Abstract and Keywords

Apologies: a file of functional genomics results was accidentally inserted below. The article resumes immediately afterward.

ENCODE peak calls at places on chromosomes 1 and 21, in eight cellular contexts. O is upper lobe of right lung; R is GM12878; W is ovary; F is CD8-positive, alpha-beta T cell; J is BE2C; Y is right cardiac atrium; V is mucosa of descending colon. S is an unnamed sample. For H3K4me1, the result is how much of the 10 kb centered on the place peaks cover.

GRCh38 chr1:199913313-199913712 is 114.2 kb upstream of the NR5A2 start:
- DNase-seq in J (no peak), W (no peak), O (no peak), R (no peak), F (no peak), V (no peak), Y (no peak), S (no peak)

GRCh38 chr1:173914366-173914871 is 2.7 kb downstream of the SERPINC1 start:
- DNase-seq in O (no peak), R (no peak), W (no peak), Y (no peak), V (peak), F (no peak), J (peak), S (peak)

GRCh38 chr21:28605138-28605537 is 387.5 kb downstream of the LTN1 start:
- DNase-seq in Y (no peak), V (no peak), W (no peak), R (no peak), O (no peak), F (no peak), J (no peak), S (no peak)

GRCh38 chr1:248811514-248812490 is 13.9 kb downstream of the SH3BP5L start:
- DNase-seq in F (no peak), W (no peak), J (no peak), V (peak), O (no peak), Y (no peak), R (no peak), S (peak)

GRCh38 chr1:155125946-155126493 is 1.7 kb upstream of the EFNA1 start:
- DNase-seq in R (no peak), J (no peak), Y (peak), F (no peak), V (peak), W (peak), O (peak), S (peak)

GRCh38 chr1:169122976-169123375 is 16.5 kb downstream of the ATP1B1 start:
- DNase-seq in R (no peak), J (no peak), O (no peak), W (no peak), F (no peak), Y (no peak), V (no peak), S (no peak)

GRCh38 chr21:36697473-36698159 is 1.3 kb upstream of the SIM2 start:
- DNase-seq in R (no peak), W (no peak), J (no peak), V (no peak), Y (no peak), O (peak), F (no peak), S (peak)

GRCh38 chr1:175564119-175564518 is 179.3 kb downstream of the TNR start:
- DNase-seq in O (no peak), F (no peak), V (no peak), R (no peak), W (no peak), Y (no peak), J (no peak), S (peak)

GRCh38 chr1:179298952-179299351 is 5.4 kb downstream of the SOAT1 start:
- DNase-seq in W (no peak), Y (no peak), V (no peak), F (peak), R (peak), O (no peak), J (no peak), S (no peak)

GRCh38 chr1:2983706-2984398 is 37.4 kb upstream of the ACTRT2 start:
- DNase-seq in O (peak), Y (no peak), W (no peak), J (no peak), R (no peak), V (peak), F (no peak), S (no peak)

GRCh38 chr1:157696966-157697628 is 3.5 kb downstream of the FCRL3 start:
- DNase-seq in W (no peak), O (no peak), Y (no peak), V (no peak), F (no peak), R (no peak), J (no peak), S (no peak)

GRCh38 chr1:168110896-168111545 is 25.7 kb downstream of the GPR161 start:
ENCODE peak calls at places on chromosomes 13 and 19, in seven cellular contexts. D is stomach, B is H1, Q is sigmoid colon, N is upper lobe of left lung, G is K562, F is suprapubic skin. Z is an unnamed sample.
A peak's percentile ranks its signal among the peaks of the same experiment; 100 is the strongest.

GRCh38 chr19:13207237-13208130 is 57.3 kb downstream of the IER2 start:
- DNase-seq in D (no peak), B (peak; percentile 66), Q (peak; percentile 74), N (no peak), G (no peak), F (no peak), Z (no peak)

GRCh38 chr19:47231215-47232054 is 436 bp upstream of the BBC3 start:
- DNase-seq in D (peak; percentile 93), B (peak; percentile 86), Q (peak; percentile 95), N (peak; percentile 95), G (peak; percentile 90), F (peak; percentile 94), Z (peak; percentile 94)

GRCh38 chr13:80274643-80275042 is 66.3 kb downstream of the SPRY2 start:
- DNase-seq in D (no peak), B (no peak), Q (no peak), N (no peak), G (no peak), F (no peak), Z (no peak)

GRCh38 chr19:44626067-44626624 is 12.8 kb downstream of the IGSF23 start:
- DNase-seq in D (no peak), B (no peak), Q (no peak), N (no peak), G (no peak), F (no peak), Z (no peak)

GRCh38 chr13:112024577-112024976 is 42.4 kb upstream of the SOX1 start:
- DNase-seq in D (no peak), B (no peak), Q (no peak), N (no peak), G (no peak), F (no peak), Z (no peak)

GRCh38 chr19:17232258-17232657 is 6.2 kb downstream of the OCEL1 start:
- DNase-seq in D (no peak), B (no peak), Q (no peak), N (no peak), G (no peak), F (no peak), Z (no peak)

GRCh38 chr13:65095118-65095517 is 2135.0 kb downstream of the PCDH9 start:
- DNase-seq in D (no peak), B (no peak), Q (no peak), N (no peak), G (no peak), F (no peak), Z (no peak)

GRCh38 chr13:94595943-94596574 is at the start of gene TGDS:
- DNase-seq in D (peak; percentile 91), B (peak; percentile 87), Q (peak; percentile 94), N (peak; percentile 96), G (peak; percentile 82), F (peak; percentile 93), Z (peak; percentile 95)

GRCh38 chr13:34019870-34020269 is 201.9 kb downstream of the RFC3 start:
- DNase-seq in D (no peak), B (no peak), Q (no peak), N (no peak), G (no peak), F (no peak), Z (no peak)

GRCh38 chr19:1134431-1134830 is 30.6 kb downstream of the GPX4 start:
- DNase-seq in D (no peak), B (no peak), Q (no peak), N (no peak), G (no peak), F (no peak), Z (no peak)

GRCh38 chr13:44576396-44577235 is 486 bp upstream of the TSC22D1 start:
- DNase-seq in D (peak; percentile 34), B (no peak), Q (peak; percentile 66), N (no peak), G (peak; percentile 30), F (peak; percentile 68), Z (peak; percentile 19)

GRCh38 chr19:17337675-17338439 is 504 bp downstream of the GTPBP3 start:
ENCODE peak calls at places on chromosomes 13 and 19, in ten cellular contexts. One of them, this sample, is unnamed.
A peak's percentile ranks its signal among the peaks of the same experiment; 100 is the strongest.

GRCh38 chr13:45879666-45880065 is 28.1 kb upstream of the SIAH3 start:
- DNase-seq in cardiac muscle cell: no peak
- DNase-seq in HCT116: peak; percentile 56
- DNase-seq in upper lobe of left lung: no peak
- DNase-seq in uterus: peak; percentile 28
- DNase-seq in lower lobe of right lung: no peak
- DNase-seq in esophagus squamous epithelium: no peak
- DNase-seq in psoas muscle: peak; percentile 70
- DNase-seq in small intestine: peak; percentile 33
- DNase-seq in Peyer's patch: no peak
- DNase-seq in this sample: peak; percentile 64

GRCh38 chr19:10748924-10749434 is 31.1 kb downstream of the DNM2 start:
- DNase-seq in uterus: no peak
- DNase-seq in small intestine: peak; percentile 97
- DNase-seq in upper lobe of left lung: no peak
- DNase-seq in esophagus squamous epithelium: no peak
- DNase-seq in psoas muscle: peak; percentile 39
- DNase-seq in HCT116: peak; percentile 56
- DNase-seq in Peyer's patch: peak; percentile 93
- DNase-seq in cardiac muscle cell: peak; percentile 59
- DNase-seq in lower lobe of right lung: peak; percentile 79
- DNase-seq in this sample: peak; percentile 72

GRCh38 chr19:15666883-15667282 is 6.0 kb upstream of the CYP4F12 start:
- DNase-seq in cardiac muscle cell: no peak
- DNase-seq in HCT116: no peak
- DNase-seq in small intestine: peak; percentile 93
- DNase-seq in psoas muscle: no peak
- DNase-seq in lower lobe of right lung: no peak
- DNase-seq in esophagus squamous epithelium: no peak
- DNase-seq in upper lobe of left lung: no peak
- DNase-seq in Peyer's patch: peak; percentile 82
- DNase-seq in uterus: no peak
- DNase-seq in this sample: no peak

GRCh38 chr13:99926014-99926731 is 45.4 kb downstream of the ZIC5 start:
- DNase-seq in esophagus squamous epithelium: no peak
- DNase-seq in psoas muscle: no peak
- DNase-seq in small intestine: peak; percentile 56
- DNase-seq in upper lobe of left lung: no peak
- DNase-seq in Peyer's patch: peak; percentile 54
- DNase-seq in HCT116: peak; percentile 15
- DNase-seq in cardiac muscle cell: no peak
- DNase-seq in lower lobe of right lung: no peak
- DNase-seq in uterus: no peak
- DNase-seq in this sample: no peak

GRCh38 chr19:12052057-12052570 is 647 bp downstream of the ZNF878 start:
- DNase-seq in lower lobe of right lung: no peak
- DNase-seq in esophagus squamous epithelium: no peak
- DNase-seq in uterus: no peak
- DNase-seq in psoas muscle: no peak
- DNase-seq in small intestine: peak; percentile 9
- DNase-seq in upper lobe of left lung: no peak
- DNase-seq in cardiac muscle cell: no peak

Modality is important to philosophy for many reasons. A first reason derives from philosophy's traditional association with logic. Advances in modal logic in the middle of the twentieth century provided a reason to be interested in the modalities. Moreover, propositions that are logically true seem necessarily true. Another source of modality's importance is that necessary truth, according to one tradition, demarcates philosophical from empirical inquiry. Science identifies contingent aspects of the world, whereas philosophical inquiry reveals the essential nature of its objects; philosophical propositions are therefore necessarily true when true at all.
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